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Topic: Sand Frame
Message: Posted by: xl18 (Apr 19, 2010 04:10PM)
I recently came across a wooden sand frame and was wondering if it was the version that was made by Tenyo. It certainly looks the the one pictured on the TenyoWorld site but there are no marking on it at all that show which company made it.
Did anyone else make a similar card frame?
Anyone know of any way to tell if this is the Tenyo version?
Message: Posted by: Philemon Vanderbeck (Apr 19, 2010 07:31PM)
I thought the Tenyo version was framed in orange plastic?
Message: Posted by: xl18 (Apr 20, 2010 08:22AM)
The standard version is plastic. However at some point they also made a wood version.
I found some info about it at these places:

I happened to come accross one that looks the same as these but I'd like to know if there is any way to tell for sure.
Message: Posted by: BCS (Apr 20, 2010 12:12PM)
Xl18 I have an original Sand Frame and there are no identifying marks. The only distinguishing characteristics I can share is that the back of the frame (the piece held by the clips) looks like it has black sandpaper glued to it and that the glass is held in place with what looks like masking tape.

I hope this helps,
Message: Posted by: xl18 (Apr 22, 2010 08:23AM)
Thank you very much for the description. The one I have also has the tape holding the glass in. Between that and the pictures I think I can be be reasonably sure that it is the same one.
Message: Posted by: Donal Chayce (Apr 22, 2010 08:12PM)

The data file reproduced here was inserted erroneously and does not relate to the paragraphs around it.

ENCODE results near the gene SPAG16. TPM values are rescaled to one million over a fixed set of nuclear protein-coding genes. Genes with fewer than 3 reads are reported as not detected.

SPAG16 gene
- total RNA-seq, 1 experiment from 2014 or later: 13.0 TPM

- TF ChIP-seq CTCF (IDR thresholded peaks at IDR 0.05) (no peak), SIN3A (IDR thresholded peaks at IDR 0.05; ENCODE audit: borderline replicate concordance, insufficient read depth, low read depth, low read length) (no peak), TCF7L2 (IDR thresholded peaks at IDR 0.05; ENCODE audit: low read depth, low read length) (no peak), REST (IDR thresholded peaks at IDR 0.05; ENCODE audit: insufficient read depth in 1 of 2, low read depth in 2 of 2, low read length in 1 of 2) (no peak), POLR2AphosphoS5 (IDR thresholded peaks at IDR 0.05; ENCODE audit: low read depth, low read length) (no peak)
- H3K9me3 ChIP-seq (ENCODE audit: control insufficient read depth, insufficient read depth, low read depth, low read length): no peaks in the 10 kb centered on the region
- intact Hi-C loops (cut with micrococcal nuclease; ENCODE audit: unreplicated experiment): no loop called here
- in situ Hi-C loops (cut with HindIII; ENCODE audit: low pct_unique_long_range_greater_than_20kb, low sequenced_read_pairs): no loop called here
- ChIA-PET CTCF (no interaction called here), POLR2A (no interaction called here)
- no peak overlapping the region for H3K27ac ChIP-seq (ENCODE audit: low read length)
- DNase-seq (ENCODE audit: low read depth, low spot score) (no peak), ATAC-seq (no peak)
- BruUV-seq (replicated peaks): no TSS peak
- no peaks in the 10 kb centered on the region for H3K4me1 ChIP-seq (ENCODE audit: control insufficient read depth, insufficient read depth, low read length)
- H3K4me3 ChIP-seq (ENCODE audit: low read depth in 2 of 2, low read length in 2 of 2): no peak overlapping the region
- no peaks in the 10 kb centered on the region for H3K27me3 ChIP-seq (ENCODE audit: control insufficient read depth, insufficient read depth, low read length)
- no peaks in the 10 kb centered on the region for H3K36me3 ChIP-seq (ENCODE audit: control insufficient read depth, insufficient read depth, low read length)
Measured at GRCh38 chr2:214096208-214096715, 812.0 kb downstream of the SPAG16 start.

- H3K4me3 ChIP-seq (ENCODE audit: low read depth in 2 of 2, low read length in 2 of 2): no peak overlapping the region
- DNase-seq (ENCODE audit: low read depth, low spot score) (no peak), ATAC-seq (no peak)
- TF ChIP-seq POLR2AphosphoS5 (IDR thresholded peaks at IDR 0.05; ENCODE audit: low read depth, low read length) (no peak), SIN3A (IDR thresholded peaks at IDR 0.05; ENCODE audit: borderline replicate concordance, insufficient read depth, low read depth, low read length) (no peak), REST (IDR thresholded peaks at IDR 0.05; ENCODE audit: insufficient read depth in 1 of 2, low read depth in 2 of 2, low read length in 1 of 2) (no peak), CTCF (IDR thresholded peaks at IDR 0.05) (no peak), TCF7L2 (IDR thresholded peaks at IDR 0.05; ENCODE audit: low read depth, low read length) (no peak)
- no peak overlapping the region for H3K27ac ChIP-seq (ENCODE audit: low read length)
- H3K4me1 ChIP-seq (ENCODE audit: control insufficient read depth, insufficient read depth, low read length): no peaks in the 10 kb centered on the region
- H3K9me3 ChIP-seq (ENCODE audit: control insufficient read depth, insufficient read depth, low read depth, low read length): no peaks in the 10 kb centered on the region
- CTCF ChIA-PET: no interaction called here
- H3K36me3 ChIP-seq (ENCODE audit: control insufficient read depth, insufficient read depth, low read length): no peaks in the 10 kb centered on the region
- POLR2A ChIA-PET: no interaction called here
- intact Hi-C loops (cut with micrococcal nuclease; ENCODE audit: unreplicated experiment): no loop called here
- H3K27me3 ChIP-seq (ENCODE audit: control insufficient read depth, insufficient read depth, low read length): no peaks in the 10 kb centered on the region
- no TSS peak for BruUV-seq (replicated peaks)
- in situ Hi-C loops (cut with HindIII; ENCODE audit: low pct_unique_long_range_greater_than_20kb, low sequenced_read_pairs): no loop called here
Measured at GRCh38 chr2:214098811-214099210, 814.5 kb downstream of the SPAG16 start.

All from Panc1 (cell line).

I, too, have (and use) a wood Tenyo sand frame. I use it to produce a photograph as part of a close-up routine. Even though it was reportedly made in the '40s or '50s, it still works like a dream.

The window of the frame is a bit smaller than a U.S. playing card (poker and bridge). That could be another clue in determining whether or not your frame is a Tenyo frame.

One of the things I like about it is that it looks like a real photo frame and not a magic prop. Another thing I really like is that it has real glass, as opposed to clear plastic like in most of the cheaper plastic frames. I've used the cheaper frames, and the clear plastic eventually gets scratched and foggy as a result of the shifting sands, making the frame unusable.

I'm pretty sure the frame shown on the Worthpoint site (the second link in your 4/20 post) is the actual frame I bought on ebay. It came in the original box and with the original instructions (printed in Japanese).
Message: Posted by: Julie (May 9, 2010 09:53PM)
I THINK the very early wooden (mahogany?) sand frame sold by Tenyo was made for them by Mikame. It looks a little rough on the back, but that's part of its charm. :)